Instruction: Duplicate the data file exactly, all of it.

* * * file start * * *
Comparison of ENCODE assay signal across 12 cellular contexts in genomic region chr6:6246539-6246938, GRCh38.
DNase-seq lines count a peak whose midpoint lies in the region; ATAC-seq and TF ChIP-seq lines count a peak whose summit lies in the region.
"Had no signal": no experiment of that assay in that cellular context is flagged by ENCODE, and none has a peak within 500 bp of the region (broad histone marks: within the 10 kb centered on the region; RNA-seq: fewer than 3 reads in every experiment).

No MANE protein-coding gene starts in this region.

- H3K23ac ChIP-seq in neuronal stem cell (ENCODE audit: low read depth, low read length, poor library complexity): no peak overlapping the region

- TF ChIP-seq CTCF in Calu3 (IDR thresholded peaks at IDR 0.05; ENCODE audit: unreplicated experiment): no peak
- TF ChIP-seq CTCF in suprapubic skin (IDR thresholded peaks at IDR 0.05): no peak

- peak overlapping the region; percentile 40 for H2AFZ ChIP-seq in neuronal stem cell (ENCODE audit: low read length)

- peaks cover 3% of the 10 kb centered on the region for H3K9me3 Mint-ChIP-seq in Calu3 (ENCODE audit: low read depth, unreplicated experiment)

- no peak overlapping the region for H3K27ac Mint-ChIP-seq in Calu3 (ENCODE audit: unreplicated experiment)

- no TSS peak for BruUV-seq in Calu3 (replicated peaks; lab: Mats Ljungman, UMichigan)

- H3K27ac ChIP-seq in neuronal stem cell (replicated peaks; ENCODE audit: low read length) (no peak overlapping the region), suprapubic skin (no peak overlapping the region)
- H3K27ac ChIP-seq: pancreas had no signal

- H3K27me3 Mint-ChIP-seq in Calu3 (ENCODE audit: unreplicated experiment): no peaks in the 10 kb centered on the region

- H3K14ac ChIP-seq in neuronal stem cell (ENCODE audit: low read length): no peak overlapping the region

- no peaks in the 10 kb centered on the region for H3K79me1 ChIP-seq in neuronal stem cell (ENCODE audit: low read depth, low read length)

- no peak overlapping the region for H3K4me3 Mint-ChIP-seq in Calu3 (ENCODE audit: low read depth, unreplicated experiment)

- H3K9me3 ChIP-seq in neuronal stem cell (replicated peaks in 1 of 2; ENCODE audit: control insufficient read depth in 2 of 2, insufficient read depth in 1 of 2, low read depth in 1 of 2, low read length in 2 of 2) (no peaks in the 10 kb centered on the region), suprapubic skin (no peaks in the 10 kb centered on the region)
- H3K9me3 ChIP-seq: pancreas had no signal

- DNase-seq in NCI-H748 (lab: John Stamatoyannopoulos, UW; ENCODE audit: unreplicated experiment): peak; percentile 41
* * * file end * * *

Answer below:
Comparison of ENCODE assay signal across 12 cellular contexts in genomic region chr6:6246539-6246938, GRCh38.
DNase-seq lines count a peak whose midpoint lies in the region; ATAC-seq and TF ChIP-seq lines count a peak whose summit lies in the region.
"Had no signal": no experiment of that assay in that cellular context is flagged by ENCODE, and none has a peak within 500 bp of the region (broad histone marks: within the 10 kb centered on the region; RNA-seq: fewer than 3 reads in every experiment).

No MANE protein-coding gene starts in this region.

- H3K23ac ChIP-seq in neuronal stem cell (ENCODE audit: low read depth, low read length, poor library complexity): no peak overlapping the region

- TF ChIP-seq CTCF in Calu3 (IDR thresholded peaks at IDR 0.05; ENCODE audit: unreplicated experiment): no peak
- TF ChIP-seq CTCF in suprapubic skin (IDR thresholded peaks at IDR 0.05): no peak

- peak overlapping the region; percentile 40 for H2AFZ ChIP-seq in neuronal stem cell (ENCODE audit: low read length)

- peaks cover 3% of the 10 kb centered on the region for H3K9me3 Mint-ChIP-seq in Calu3 (ENCODE audit: low read depth, unreplicated experiment)

- no peak overlapping the region for H3K27ac Mint-ChIP-seq in Calu3 (ENCODE audit: unreplicated experiment)

- no TSS peak for BruUV-seq in Calu3 (replicated peaks; lab: Mats Ljungman, UMichigan)

- H3K27ac ChIP-seq in neuronal stem cell (replicated peaks; ENCODE audit: low read length) (no peak overlapping the region), suprapubic skin (no peak overlapping the region)
- H3K27ac ChIP-seq: pancreas had no signal

- H3K27me3 Mint-ChIP-seq in Calu3 (ENCODE audit: unreplicated experiment): no peaks in the 10 kb centered on the region

- H3K14ac ChIP-seq in neuronal stem cell (ENCODE audit: low read length): no peak overlapping the region

- no peaks in the 10 kb centered on the region for H3K79me1 ChIP-seq in neuronal stem cell (ENCODE audit: low read depth, low read length)

- no peak overlapping the region for H3K4me3 Mint-ChIP-seq in Calu3 (ENCODE audit: low read depth, unreplicated experiment)

- H3K9me3 ChIP-seq in neuronal stem cell (replicated peaks in 1 of 2; ENCODE audit: control insufficient read depth in 2 of 2, insufficient read depth in 1 of 2, low read depth in 1 of 2, low read length in 2 of 2) (no peaks in the 10 kb centered on the region), suprapubic skin (no peaks in the 10 kb centered on the region)
- H3K9me3 ChIP-seq: pancreas had no signal

- DNase-seq in NCI-H748 (lab: John Stamatoyannopoulos, UW; ENCODE audit: unreplicated experiment): peak; percentile 41